side. he is in durbin to deliver some home truths. president criticized his detractors and called for unity among the a.n.c. >> headlines about the imminent death of the alliance are a waste of time and ink because the alliance will lead for a long time to come. however, there are challenges that must be dealt with. the recent strike by public servants requires serious introspection. >> it was clearly what the party faithful wanted to hear. although the president has spoke to packed party divisions with one of the boldest speeches of recent times it looks like the knives are out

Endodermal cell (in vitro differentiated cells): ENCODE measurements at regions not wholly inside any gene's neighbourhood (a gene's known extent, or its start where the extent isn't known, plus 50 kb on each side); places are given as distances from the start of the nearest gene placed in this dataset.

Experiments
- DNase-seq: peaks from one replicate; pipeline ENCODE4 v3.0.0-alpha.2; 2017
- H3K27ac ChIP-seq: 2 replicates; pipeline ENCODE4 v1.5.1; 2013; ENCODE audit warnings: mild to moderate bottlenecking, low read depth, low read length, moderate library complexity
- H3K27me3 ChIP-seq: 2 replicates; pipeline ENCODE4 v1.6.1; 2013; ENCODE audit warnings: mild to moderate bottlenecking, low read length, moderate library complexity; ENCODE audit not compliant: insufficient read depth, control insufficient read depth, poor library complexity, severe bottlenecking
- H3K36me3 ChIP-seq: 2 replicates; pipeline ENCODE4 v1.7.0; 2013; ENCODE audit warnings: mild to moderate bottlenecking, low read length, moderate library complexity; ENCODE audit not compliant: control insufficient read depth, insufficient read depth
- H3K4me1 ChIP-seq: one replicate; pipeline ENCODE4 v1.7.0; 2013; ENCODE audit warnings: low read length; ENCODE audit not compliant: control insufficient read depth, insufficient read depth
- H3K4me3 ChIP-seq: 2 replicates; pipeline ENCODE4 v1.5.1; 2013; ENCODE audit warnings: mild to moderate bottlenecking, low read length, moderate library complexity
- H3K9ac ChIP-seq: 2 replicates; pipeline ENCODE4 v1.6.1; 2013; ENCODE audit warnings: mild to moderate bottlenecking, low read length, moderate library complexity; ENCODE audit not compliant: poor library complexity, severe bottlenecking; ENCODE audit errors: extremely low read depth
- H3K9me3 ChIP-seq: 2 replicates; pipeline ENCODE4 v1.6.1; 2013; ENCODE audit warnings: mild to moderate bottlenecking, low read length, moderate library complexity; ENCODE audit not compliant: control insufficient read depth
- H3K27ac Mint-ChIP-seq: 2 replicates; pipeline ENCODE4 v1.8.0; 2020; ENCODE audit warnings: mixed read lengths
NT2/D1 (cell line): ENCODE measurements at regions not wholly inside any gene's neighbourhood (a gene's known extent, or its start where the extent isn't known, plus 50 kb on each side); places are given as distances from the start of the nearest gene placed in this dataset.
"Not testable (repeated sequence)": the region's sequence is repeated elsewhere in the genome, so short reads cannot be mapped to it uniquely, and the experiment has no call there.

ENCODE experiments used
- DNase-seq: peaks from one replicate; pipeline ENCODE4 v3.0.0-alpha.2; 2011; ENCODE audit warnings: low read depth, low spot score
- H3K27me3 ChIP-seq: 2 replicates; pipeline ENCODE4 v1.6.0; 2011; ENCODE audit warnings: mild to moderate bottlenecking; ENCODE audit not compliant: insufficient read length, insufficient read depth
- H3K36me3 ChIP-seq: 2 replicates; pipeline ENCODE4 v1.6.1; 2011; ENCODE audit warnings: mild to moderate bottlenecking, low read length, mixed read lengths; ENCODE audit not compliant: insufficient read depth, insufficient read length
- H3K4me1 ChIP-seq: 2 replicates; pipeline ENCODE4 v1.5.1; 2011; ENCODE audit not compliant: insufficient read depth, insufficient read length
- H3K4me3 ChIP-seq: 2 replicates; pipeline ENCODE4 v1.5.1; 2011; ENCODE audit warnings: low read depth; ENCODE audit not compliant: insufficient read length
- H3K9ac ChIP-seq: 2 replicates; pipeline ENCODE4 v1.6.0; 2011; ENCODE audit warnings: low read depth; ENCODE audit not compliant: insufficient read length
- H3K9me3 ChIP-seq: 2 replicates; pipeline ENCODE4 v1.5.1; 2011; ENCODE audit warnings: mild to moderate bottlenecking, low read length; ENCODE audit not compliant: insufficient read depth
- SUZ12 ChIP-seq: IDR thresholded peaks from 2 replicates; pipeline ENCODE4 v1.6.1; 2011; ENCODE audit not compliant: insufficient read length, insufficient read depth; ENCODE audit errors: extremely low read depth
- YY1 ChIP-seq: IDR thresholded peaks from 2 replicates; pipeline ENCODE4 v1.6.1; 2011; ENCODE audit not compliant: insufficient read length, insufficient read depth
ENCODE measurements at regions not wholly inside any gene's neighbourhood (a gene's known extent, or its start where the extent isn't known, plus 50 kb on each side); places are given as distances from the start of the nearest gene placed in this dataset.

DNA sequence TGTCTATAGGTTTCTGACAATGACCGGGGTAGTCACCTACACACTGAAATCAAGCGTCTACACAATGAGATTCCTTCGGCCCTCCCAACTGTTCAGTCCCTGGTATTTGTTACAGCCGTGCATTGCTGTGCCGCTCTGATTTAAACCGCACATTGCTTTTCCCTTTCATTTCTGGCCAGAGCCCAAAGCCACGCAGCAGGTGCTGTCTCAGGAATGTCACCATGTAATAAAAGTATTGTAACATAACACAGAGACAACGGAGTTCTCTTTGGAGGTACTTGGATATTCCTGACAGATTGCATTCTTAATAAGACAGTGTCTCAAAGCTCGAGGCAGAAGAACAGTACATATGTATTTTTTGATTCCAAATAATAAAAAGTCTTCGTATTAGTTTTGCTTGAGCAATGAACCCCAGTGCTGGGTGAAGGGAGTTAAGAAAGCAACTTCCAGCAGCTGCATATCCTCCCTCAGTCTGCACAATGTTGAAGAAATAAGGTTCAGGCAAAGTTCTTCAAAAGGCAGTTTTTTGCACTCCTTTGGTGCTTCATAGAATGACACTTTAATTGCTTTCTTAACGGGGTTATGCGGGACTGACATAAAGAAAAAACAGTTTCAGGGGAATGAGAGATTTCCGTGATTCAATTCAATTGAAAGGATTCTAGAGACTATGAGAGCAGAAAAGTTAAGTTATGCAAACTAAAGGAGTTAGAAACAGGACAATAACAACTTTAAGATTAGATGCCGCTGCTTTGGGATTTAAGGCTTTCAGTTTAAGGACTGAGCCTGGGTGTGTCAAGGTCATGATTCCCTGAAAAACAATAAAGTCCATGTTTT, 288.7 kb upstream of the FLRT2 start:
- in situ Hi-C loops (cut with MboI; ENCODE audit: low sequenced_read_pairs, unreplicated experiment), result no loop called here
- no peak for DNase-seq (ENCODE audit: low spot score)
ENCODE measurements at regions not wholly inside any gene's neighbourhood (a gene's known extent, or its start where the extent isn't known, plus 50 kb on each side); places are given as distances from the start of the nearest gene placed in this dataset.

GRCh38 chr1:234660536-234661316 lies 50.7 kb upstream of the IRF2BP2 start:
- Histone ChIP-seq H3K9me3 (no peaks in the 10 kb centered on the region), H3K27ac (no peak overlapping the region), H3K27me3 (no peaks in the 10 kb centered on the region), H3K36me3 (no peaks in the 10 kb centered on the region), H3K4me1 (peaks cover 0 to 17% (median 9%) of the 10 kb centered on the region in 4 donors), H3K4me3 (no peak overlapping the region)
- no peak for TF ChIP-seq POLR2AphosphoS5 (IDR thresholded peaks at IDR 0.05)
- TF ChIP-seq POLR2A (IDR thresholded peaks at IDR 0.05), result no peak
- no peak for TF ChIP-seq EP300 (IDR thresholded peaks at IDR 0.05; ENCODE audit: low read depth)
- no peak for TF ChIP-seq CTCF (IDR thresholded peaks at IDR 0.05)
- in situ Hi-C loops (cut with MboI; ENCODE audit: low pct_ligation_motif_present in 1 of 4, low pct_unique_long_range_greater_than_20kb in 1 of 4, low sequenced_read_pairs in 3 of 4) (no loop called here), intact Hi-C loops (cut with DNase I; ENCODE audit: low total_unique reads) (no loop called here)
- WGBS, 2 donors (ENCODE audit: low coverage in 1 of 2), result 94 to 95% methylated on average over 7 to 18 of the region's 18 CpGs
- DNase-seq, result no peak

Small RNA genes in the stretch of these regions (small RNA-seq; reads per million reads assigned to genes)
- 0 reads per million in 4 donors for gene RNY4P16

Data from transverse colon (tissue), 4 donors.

and the succession battle has already begun. and one man the media is watching closely is the standard bearer for south africa's workers who helped bring the president to power. a man critical of corruption within the party and now describes the relationship with the a.n.c. as dysfunctional. so is he going to back the president for another round? >> we know how divisive that discussion will be. if we were to open the discussion to say yes to a second term, no to a second term, we are going to make a midterm assessment and that will be cooling too early. -- cooling too early. >> president zuma's populist credentials are likely his saving grace. he is, after all, a political survivor. and though there may be disarray in the a.n.c. and questions about his leadership, he looks like a man in control.